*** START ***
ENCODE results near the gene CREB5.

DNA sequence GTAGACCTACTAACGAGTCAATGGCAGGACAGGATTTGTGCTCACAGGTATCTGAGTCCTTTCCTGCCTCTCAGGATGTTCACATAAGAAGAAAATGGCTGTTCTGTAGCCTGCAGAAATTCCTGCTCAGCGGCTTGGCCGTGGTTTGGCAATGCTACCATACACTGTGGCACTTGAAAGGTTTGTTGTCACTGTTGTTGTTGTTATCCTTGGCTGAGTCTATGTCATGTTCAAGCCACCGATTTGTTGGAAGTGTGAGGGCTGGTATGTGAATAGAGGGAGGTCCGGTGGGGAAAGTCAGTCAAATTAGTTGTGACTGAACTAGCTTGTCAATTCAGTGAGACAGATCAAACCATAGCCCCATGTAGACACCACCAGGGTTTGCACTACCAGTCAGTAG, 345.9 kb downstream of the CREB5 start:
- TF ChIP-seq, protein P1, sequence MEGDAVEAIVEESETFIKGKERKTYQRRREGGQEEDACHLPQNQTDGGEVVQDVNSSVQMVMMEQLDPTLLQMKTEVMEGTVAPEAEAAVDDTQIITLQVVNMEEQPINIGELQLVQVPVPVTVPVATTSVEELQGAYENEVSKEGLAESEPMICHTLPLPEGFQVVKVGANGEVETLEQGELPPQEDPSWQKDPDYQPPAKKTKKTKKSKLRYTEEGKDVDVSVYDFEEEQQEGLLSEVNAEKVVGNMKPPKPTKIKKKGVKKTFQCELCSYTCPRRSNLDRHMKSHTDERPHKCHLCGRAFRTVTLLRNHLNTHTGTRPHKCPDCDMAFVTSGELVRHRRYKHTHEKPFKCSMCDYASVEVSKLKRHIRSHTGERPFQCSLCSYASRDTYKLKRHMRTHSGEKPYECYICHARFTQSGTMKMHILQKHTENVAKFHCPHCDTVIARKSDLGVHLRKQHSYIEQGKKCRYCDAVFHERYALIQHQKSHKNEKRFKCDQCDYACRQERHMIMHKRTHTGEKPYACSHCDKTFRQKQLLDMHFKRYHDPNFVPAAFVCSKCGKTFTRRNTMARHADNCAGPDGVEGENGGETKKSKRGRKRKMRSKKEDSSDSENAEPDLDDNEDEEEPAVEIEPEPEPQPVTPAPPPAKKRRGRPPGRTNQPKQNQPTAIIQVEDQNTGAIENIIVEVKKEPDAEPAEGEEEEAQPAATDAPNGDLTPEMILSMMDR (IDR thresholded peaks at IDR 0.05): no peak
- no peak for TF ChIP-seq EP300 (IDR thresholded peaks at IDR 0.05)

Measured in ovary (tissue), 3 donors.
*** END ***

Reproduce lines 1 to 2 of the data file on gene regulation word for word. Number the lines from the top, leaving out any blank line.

ENCODE results near the gene CREB5.

DNA sequence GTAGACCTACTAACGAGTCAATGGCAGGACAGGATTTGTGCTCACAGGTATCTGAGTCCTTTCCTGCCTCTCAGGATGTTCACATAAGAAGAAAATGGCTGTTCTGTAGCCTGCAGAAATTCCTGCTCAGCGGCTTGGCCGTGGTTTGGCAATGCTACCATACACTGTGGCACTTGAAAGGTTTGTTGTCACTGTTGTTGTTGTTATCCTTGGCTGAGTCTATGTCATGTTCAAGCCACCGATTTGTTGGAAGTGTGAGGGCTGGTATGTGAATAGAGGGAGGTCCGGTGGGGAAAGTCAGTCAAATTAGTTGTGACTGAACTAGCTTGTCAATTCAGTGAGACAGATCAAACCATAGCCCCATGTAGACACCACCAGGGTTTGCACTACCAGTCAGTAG, 345.9 kb downstream of the CREB5 start: